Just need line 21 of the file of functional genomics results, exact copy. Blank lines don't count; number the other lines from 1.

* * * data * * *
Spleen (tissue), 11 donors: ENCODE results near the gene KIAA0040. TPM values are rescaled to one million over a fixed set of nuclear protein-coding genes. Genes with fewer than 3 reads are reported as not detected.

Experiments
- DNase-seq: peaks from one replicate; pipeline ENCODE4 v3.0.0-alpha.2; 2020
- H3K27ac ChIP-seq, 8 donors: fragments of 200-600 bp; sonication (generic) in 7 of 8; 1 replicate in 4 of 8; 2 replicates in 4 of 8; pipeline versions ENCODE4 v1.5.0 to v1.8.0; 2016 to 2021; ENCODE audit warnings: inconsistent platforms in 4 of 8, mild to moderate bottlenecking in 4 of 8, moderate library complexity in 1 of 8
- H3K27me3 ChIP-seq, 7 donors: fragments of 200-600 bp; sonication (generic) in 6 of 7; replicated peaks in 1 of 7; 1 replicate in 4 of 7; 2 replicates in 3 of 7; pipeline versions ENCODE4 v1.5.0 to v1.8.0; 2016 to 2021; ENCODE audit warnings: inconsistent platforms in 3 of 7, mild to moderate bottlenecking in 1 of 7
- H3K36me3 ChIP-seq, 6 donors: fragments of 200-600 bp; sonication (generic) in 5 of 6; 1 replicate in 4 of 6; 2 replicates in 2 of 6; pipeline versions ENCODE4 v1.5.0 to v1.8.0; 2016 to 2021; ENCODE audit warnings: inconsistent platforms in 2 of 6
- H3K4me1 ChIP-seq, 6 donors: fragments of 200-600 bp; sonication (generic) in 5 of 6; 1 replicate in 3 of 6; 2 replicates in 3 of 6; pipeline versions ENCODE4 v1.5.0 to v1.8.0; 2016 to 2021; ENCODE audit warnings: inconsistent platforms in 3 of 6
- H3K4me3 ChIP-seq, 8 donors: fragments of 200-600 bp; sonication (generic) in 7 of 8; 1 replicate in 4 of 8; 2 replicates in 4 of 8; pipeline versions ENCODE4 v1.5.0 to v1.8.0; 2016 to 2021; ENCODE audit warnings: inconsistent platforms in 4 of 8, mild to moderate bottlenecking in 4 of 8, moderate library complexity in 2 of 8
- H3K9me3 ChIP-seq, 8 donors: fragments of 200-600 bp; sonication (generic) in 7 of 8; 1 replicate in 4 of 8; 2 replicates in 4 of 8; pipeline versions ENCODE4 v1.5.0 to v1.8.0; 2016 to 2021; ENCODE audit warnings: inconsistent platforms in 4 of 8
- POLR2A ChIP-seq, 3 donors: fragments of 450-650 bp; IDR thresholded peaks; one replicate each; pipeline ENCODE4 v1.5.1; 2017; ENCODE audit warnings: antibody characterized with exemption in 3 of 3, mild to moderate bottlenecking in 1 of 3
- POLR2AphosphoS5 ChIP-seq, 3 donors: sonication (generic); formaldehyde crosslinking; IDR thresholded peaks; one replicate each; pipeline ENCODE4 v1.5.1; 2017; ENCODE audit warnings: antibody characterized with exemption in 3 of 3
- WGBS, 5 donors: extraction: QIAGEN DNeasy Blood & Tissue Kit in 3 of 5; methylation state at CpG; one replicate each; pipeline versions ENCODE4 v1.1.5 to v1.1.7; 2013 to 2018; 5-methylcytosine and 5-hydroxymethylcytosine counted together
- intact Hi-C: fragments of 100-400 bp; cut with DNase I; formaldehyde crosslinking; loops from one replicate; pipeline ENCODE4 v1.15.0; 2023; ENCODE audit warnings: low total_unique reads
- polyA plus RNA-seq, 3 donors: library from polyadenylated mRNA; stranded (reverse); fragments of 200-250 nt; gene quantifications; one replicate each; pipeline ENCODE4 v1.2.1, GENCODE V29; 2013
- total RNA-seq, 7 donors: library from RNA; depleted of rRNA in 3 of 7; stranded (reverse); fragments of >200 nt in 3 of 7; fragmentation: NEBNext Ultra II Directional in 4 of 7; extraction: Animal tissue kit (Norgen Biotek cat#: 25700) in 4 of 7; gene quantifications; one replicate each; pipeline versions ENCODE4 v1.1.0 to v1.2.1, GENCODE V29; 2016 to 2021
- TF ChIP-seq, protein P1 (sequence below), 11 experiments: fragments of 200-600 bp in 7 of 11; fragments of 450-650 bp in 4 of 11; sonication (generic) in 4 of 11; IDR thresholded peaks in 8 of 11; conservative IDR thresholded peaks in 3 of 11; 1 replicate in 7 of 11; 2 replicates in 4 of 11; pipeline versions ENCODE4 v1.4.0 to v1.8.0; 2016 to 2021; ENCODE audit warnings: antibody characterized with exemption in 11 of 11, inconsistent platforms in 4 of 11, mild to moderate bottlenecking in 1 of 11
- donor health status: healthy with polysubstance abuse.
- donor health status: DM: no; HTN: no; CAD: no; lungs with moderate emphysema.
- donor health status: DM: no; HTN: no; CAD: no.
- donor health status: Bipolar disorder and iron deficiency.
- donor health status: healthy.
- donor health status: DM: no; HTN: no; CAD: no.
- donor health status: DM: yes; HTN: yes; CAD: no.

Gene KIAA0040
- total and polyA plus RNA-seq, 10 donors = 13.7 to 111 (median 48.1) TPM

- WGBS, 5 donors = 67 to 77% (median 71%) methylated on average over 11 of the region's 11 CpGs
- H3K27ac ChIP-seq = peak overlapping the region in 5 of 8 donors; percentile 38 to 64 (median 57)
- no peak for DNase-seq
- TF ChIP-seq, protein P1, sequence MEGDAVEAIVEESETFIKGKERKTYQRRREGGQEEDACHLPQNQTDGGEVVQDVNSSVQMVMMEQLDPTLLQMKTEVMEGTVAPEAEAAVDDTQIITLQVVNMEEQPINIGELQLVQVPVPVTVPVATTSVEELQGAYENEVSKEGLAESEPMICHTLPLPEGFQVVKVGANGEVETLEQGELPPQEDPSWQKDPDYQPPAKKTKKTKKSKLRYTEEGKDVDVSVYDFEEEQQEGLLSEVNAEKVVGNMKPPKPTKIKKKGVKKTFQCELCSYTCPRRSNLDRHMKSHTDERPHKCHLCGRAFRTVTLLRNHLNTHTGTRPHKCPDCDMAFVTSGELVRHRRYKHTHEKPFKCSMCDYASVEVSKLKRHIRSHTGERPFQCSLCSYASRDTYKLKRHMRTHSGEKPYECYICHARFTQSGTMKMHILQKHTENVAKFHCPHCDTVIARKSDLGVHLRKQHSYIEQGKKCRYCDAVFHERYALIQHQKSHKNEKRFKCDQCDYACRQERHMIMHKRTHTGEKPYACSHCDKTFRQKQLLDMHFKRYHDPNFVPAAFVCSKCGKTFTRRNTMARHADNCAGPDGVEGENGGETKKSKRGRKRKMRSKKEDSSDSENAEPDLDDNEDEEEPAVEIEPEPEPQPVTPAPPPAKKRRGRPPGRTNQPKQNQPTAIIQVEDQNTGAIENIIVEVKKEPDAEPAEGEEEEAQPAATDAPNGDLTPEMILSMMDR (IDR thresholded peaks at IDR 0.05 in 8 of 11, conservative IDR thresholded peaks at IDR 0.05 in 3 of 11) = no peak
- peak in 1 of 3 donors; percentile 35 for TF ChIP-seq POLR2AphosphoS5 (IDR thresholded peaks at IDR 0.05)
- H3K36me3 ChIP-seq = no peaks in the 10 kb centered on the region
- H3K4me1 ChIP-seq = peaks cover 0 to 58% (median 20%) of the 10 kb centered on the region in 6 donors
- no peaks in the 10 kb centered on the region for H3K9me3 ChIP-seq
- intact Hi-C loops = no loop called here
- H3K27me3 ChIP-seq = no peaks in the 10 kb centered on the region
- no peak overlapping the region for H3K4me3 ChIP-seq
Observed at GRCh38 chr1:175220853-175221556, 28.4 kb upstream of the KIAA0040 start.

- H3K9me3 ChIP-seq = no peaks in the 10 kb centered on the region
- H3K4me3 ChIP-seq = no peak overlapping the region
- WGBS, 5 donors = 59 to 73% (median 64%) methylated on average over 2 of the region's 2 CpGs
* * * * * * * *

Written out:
- donor health status: healthy.